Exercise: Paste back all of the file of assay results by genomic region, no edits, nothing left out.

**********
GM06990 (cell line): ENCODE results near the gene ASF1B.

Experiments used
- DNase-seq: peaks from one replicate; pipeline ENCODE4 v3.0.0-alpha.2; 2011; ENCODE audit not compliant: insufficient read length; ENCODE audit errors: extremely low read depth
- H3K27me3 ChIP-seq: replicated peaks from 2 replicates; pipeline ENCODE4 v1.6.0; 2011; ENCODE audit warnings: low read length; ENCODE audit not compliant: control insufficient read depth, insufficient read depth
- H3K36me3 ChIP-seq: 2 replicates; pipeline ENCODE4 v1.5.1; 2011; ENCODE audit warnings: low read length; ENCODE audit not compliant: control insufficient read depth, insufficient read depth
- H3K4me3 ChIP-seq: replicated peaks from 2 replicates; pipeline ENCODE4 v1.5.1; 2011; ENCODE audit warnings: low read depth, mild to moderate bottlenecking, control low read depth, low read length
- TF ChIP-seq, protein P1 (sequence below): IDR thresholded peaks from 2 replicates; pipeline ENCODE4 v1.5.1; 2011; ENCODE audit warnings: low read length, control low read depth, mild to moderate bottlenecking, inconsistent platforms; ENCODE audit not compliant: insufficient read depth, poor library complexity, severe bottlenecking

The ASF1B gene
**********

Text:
GM06990 (cell line): ENCODE results near the gene ASF1B.

Experiments used
- DNase-seq: peaks from one replicate; pipeline ENCODE4 v3.0.0-alpha.2; 2011; ENCODE audit not compliant: insufficient read length; ENCODE audit errors: extremely low read depth
- H3K27me3 ChIP-seq: replicated peaks from 2 replicates; pipeline ENCODE4 v1.6.0; 2011; ENCODE audit warnings: low read length; ENCODE audit not compliant: control insufficient read depth, insufficient read depth
- H3K36me3 ChIP-seq: 2 replicates; pipeline ENCODE4 v1.5.1; 2011; ENCODE audit warnings: low read length; ENCODE audit not compliant: control insufficient read depth, insufficient read depth
- H3K4me3 ChIP-seq: replicated peaks from 2 replicates; pipeline ENCODE4 v1.5.1; 2011; ENCODE audit warnings: low read depth, mild to moderate bottlenecking, control low read depth, low read length
- TF ChIP-seq, protein P1 (sequence below): IDR thresholded peaks from 2 replicates; pipeline ENCODE4 v1.5.1; 2011; ENCODE audit warnings: low read length, control low read depth, mild to moderate bottlenecking, inconsistent platforms; ENCODE audit not compliant: insufficient read depth, poor library complexity, severe bottlenecking

The ASF1B gene